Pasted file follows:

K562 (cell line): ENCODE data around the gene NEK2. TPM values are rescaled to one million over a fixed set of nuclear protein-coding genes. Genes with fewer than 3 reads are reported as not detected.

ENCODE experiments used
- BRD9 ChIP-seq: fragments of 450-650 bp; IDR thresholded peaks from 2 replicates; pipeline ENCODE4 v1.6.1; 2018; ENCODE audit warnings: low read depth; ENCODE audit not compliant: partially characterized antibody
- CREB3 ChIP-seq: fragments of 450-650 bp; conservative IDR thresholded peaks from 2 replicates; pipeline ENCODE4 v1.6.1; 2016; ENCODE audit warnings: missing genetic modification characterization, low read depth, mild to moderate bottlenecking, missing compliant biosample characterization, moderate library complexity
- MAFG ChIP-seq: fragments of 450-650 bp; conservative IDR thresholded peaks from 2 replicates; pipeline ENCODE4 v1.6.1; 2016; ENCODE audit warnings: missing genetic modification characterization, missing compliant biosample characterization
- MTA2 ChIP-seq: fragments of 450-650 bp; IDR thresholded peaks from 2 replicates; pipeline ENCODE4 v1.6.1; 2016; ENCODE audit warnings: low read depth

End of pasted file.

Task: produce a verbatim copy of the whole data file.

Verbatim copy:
K562 (cell line): ENCODE data around the gene NEK2. TPM values are rescaled to one million over a fixed set of nuclear protein-coding genes. Genes with fewer than 3 reads are reported as not detected.

ENCODE experiments used
- BRD9 ChIP-seq: fragments of 450-650 bp; IDR thresholded peaks from 2 replicates; pipeline ENCODE4 v1.6.1; 2018; ENCODE audit warnings: low read depth; ENCODE audit not compliant: partially characterized antibody
- CREB3 ChIP-seq: fragments of 450-650 bp; conservative IDR thresholded peaks from 2 replicates; pipeline ENCODE4 v1.6.1; 2016; ENCODE audit warnings: missing genetic modification characterization, low read depth, mild to moderate bottlenecking, missing compliant biosample characterization, moderate library complexity
- MAFG ChIP-seq: fragments of 450-650 bp; conservative IDR thresholded peaks from 2 replicates; pipeline ENCODE4 v1.6.1; 2016; ENCODE audit warnings: missing genetic modification characterization, missing compliant biosample characterization
- MTA2 ChIP-seq: fragments of 450-650 bp; IDR thresholded peaks from 2 replicates; pipeline ENCODE4 v1.6.1; 2016; ENCODE audit warnings: low read depth